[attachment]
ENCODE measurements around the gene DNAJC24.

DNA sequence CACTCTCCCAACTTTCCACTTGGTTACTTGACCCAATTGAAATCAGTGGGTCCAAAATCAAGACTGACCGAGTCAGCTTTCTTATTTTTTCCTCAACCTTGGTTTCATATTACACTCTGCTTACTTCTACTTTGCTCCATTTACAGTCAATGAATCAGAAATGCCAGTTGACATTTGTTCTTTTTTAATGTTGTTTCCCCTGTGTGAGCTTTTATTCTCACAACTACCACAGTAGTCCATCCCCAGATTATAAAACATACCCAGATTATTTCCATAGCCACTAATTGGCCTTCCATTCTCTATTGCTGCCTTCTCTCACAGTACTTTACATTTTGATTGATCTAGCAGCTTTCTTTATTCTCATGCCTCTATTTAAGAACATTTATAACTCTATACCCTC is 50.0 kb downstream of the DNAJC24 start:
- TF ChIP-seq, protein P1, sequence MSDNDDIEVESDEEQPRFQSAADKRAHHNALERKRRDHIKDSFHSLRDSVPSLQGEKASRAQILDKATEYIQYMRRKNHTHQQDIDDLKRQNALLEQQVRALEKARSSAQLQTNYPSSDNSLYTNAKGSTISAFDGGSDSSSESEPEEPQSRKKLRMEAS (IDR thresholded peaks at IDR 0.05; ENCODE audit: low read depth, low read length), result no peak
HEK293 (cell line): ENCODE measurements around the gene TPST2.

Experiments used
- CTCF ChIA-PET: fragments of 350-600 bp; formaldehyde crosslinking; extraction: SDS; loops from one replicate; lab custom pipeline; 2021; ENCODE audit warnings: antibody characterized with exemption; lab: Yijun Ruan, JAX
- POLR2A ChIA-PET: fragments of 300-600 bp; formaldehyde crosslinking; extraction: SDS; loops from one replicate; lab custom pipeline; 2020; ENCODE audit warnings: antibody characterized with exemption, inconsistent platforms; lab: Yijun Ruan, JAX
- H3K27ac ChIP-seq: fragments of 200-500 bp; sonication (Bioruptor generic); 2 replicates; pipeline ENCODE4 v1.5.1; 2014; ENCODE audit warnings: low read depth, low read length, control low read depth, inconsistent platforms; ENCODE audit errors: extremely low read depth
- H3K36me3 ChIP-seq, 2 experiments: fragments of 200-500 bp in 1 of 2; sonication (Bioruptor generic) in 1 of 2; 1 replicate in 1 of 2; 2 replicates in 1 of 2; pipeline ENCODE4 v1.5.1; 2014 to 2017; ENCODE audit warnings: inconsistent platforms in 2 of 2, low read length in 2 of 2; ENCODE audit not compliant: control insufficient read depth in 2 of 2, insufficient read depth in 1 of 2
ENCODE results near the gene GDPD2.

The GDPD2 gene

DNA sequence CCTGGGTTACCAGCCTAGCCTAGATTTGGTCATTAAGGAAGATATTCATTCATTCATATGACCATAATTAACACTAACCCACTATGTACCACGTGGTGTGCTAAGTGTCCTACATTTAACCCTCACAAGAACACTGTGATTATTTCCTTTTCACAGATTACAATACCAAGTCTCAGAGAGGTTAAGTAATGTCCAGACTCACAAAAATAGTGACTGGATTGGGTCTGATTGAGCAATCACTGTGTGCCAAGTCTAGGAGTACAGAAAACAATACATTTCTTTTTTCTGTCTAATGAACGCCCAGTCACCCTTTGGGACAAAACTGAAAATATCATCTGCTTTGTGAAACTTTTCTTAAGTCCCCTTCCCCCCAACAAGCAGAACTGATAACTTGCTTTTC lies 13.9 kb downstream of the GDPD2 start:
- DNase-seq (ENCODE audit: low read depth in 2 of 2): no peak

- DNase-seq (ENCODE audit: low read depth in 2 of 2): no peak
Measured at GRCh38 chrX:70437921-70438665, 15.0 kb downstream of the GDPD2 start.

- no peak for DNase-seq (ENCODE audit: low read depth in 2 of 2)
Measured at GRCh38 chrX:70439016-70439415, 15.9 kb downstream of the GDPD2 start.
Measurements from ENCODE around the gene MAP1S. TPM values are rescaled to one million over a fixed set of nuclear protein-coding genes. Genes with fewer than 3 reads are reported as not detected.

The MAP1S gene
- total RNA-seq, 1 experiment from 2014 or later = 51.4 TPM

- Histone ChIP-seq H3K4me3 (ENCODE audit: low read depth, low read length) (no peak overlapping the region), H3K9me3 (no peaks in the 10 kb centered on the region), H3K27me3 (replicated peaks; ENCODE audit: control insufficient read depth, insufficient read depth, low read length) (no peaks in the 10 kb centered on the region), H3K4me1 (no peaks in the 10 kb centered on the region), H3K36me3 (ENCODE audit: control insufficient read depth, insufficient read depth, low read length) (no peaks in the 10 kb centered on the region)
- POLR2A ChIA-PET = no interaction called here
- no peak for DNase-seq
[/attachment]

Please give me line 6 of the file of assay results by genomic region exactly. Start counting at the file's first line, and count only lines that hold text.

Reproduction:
- CTCF ChIA-PET: fragments of 350-600 bp; formaldehyde crosslinking; extraction: SDS; loops from one replicate; lab custom pipeline; 2021; ENCODE audit warnings: antibody characterized with exemption; lab: Yijun Ruan, JAX